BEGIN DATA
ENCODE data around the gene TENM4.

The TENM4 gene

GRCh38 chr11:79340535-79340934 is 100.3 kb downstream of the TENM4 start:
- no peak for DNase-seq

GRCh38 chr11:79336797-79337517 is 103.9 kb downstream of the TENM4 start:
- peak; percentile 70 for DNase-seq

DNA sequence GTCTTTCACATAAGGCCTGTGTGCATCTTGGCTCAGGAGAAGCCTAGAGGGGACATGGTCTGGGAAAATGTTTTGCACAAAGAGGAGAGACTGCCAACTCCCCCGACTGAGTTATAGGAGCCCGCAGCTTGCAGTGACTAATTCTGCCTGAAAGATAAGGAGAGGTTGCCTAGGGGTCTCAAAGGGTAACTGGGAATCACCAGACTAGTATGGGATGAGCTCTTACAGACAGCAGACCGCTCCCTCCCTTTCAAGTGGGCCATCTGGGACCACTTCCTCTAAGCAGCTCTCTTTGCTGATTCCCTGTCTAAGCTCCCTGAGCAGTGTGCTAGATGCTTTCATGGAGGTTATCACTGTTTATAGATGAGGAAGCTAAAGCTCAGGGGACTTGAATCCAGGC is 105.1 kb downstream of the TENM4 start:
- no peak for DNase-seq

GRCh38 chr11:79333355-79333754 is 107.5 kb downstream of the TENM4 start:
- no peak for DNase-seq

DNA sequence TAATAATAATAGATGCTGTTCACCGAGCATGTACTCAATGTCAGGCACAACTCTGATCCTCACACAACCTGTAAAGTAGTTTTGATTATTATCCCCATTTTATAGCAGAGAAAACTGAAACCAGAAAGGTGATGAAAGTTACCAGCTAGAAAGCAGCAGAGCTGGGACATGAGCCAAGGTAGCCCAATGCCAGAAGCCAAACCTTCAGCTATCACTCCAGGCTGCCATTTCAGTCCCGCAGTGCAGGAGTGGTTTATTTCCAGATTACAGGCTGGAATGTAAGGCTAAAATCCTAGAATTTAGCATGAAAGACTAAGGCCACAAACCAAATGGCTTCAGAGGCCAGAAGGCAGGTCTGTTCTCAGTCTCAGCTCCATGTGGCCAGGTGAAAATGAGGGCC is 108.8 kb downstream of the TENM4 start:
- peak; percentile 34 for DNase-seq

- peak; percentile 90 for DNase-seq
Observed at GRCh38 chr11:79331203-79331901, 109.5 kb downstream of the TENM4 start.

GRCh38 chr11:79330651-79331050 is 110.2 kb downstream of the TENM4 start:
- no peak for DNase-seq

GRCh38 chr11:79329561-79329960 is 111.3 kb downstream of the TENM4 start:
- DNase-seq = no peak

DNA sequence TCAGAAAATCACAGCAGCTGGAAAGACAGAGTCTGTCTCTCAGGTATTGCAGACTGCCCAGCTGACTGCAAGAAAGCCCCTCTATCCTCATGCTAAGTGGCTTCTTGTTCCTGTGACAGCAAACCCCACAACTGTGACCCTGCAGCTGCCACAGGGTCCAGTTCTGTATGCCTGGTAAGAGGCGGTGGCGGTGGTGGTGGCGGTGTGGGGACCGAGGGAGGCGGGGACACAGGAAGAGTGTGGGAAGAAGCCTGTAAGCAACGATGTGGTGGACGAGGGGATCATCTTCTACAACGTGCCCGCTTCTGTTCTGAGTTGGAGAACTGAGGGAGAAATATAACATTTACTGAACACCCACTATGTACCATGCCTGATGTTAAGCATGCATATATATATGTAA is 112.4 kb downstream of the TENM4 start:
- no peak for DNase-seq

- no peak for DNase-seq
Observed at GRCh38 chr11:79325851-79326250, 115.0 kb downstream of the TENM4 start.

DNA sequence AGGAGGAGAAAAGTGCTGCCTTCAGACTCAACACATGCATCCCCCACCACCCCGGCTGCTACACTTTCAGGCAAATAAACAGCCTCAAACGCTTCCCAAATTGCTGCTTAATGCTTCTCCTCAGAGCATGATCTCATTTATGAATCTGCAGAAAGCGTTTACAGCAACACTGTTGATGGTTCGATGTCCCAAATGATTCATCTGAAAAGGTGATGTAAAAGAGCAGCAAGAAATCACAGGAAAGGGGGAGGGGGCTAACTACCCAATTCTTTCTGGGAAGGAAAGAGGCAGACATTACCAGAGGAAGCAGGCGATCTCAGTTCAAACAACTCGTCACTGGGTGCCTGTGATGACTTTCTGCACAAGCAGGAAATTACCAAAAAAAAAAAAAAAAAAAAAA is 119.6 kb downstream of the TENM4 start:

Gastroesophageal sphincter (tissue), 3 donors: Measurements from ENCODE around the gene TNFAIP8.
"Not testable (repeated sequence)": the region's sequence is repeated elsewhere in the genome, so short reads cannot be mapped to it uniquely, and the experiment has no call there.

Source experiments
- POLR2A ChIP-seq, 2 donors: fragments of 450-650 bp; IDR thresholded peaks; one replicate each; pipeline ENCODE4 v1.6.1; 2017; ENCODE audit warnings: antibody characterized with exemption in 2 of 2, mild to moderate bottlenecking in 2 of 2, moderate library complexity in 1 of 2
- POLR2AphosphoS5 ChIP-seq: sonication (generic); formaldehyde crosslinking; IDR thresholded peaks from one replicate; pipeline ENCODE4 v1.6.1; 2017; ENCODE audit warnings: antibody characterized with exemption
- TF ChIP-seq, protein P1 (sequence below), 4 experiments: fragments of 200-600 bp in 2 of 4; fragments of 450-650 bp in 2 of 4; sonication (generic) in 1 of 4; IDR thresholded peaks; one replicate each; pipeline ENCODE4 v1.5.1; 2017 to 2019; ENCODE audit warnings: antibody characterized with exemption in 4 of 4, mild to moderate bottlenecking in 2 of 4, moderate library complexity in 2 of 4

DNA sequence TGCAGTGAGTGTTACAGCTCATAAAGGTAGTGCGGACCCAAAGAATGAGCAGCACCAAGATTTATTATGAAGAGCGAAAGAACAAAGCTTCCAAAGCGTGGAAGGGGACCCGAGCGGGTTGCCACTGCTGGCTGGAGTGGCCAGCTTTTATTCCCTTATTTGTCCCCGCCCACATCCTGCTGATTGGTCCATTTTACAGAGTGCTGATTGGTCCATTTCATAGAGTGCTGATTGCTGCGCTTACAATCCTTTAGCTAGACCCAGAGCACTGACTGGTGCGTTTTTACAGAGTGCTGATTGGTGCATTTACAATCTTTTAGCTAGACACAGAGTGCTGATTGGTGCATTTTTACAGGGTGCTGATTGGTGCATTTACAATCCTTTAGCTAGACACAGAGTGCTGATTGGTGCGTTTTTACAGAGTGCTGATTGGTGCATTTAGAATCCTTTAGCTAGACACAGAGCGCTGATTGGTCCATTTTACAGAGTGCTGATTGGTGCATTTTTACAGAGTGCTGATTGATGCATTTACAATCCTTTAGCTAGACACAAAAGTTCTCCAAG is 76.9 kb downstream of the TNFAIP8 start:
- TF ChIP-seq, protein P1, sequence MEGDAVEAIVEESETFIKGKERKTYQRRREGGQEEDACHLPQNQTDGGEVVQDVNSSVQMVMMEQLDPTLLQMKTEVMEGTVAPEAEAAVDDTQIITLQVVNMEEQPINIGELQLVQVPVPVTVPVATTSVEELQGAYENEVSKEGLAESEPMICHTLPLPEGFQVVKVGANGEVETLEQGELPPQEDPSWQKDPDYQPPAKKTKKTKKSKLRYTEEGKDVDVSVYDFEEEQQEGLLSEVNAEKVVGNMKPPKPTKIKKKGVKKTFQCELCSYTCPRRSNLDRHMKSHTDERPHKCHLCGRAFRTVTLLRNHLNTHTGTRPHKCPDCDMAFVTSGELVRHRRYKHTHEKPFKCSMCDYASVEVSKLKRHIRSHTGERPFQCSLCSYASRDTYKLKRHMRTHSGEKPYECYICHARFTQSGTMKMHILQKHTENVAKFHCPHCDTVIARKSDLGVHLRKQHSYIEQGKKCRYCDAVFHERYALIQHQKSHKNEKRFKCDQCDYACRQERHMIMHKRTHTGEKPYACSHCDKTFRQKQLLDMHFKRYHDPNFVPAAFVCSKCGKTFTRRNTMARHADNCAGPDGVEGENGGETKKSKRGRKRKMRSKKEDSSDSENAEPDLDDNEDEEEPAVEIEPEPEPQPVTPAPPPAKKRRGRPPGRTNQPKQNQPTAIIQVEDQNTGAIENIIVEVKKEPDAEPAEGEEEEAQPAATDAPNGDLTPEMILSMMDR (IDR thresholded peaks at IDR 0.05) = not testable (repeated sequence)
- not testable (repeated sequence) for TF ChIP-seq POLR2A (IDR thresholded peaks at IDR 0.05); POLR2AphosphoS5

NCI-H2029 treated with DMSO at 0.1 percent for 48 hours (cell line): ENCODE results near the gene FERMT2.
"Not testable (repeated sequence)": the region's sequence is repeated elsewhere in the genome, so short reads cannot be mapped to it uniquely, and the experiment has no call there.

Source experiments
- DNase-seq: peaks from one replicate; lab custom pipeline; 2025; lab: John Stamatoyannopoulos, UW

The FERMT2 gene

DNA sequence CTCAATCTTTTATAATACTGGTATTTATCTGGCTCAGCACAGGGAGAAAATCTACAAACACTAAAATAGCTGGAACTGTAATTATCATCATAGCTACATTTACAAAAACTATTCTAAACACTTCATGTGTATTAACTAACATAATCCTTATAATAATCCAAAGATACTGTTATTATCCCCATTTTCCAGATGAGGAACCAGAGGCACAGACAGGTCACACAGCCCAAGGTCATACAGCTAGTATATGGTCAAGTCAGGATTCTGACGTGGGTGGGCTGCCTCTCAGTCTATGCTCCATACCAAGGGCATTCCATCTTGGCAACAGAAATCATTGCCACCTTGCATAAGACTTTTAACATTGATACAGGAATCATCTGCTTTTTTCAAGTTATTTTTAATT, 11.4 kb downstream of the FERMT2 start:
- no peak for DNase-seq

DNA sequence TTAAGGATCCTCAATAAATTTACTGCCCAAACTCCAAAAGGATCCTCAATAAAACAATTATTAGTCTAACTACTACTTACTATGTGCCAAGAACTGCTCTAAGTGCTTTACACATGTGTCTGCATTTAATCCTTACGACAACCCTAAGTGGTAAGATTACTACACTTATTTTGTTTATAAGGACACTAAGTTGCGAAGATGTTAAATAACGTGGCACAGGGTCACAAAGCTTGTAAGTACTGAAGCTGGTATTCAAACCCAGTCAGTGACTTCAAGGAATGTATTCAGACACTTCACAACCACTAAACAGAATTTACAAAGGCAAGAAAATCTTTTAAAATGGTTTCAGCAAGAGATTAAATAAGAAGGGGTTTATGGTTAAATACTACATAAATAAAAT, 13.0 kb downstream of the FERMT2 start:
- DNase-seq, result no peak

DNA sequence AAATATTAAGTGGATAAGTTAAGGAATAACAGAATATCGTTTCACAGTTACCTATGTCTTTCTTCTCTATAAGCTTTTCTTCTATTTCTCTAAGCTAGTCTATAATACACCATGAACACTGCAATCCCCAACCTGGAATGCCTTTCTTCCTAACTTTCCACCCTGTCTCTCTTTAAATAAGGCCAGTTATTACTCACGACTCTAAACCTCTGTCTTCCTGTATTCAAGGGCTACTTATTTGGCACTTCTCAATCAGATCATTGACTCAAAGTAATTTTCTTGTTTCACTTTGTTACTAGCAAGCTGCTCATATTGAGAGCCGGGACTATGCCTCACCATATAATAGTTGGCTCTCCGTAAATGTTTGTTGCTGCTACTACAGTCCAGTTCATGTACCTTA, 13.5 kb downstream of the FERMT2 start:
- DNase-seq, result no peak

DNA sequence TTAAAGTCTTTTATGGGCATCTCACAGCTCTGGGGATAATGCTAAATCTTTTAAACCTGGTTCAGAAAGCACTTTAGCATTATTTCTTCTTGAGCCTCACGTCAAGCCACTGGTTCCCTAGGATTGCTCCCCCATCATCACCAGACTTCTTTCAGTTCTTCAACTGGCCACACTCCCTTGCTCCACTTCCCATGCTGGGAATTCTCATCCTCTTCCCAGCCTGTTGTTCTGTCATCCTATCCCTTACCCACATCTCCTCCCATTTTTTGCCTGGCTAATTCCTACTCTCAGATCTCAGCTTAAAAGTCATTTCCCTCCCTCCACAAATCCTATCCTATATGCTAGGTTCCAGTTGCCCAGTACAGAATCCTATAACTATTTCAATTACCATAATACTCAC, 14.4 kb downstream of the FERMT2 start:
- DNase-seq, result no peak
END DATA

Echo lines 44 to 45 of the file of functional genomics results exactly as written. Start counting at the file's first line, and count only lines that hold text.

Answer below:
DNA sequence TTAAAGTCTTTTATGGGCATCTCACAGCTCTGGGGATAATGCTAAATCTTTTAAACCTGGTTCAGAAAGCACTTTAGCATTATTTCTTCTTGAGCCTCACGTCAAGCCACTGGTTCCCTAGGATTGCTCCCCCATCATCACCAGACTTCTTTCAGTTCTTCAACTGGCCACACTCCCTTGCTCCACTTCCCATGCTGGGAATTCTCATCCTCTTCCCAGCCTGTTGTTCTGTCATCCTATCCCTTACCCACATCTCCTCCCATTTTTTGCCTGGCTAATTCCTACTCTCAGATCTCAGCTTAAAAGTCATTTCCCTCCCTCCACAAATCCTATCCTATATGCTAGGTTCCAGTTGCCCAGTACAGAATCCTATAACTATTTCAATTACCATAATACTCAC, 14.4 kb downstream of the FERMT2 start:
- DNase-seq, result no peak